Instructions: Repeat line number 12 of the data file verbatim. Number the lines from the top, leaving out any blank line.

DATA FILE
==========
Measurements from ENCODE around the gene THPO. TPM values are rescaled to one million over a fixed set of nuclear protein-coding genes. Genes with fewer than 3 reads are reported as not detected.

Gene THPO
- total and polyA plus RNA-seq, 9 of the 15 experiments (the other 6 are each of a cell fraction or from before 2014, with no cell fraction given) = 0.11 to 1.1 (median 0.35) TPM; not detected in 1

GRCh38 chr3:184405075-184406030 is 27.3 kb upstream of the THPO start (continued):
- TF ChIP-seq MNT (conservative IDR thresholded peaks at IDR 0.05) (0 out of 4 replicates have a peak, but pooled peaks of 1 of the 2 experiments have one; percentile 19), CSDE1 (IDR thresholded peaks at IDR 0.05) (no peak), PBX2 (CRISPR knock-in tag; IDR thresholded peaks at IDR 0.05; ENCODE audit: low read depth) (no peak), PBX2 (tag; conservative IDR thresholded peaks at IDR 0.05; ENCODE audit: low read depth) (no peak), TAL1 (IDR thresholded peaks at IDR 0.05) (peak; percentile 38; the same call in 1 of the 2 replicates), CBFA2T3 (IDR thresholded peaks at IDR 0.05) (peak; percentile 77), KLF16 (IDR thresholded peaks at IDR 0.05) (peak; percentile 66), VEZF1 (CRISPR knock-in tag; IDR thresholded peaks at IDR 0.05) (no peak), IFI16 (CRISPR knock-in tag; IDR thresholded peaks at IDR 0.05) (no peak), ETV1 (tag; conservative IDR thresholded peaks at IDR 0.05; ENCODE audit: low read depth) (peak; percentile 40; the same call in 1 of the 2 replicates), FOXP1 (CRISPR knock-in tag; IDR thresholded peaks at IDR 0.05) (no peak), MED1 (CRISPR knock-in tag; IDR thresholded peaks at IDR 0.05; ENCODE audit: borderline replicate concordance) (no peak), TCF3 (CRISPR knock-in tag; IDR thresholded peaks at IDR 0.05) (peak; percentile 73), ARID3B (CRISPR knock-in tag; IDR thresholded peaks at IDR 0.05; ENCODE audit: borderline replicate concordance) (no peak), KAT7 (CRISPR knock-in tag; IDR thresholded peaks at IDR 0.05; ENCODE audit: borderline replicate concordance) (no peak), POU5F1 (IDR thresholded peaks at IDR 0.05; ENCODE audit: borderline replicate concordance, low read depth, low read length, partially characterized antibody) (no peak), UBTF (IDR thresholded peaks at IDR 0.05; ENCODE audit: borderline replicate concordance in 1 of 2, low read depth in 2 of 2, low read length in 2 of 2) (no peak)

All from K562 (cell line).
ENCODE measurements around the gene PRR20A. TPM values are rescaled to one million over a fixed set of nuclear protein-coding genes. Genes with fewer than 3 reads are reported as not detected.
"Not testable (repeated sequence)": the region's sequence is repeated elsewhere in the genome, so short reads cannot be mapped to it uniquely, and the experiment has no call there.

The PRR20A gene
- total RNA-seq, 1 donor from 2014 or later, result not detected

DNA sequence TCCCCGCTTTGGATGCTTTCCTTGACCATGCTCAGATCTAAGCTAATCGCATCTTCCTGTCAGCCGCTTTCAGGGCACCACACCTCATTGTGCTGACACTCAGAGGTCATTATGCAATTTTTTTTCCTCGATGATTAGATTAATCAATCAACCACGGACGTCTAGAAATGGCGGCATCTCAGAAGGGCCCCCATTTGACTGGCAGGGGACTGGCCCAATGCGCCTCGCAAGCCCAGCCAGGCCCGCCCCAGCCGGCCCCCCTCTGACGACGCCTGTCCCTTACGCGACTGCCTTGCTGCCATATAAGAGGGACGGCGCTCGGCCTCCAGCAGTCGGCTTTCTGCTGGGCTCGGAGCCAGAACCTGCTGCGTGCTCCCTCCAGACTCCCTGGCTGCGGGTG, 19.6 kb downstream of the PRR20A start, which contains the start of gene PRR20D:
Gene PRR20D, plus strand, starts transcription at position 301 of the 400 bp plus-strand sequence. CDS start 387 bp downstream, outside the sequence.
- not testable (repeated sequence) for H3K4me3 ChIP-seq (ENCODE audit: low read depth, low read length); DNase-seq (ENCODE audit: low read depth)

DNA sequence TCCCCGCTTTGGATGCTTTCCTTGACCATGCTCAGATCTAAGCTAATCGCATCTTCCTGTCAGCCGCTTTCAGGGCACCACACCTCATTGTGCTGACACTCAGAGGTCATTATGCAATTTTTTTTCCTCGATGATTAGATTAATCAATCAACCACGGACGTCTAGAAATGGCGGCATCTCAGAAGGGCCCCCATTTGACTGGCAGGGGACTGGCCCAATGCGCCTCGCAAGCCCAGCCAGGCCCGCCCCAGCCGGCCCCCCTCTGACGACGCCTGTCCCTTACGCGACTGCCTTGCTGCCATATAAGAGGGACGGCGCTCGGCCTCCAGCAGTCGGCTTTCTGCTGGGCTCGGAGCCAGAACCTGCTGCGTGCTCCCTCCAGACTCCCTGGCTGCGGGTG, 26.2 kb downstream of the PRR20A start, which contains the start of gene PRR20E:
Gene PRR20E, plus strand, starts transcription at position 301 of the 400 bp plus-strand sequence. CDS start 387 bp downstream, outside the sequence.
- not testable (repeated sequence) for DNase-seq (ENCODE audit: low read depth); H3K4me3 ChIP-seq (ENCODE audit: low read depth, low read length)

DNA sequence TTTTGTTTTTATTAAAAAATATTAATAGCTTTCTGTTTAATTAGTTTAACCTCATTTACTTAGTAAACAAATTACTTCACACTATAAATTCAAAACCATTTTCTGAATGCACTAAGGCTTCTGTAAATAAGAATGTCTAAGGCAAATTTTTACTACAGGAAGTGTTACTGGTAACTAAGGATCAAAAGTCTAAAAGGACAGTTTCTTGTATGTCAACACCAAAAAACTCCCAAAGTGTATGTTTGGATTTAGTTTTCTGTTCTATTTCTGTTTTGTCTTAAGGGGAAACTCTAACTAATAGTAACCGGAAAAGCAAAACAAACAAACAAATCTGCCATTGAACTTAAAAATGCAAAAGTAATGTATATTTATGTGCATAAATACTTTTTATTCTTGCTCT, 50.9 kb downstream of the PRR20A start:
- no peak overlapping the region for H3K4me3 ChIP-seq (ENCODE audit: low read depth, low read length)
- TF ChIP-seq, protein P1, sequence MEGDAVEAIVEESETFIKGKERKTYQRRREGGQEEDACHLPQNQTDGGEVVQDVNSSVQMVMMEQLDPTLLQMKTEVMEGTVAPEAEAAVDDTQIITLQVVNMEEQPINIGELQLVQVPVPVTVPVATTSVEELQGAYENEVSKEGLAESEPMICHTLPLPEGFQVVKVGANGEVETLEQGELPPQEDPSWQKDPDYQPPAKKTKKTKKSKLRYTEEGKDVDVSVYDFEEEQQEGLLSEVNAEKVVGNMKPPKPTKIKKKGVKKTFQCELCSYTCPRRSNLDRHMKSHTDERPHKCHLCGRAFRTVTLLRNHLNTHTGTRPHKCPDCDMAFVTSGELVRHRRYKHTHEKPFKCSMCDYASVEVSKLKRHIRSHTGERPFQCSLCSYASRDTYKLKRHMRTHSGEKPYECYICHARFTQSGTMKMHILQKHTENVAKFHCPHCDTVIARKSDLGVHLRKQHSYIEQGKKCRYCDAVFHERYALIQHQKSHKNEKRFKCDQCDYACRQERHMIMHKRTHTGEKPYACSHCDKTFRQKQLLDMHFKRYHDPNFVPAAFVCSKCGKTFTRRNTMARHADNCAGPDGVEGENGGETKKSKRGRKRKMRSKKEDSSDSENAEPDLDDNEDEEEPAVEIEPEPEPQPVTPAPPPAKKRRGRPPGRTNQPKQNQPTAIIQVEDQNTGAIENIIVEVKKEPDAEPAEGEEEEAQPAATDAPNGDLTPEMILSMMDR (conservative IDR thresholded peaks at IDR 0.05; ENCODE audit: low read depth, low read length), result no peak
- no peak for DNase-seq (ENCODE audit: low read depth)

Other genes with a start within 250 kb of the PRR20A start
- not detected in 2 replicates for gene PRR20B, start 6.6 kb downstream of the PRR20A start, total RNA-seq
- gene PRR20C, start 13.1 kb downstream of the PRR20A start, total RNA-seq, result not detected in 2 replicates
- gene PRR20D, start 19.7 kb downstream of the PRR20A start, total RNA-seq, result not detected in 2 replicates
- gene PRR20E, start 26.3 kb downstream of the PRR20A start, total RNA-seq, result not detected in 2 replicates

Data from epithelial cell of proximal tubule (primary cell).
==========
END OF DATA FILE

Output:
Gene PRR20D, plus strand, starts transcription at position 301 of the 400 bp plus-strand sequence. CDS start 387 bp downstream, outside the sequence.